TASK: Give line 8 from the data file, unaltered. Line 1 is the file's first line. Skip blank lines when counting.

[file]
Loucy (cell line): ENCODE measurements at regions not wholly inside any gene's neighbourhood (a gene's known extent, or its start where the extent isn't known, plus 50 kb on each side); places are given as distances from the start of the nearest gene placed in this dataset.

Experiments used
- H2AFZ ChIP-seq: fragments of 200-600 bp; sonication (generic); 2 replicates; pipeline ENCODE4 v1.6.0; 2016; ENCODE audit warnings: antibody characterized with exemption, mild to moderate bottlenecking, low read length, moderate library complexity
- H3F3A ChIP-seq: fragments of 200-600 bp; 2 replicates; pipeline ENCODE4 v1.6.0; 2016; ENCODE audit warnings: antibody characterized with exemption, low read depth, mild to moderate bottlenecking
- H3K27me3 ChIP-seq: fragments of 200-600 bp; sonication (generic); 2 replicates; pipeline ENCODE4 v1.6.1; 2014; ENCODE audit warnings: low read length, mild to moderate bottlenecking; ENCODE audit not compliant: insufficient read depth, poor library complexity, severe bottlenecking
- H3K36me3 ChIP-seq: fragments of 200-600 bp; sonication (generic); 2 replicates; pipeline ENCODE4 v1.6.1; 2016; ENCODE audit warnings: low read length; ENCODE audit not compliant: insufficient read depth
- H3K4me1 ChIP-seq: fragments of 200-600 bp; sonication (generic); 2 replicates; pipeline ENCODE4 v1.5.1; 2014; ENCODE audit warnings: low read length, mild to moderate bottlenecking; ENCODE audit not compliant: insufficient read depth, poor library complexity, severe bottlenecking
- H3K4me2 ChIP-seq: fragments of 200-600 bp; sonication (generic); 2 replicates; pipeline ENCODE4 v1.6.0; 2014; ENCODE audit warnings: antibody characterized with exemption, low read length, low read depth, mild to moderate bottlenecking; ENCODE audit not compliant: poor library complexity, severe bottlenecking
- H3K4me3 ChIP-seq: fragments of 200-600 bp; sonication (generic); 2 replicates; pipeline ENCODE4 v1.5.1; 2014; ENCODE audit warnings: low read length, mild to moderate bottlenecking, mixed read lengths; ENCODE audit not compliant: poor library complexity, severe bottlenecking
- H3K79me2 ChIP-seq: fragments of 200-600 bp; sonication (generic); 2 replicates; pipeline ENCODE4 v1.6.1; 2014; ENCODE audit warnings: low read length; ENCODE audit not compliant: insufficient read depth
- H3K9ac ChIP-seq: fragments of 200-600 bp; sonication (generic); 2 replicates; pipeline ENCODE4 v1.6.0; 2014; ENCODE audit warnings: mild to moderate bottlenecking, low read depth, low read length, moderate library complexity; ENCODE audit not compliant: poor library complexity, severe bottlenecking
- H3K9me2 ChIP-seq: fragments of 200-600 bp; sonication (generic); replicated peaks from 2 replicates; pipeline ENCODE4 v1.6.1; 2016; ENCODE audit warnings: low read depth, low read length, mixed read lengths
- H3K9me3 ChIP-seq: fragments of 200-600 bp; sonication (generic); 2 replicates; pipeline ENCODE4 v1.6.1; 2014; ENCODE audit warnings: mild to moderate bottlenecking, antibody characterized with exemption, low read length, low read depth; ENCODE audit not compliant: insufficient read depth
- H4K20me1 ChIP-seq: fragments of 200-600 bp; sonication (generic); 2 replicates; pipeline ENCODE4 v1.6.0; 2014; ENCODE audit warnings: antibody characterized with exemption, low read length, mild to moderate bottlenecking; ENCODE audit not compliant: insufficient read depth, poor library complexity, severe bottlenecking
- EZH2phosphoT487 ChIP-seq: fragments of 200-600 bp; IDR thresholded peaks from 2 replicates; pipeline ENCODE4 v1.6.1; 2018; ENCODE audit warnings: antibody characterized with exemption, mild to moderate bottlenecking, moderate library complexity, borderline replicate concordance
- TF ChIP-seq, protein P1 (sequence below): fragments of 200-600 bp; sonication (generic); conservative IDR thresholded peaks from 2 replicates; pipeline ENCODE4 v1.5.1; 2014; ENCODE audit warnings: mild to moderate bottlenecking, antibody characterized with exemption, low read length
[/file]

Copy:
- H3K4me2 ChIP-seq: fragments of 200-600 bp; sonication (generic); 2 replicates; pipeline ENCODE4 v1.6.0; 2014; ENCODE audit warnings: antibody characterized with exemption, low read length, low read depth, mild to moderate bottlenecking; ENCODE audit not compliant: poor library complexity, severe bottlenecking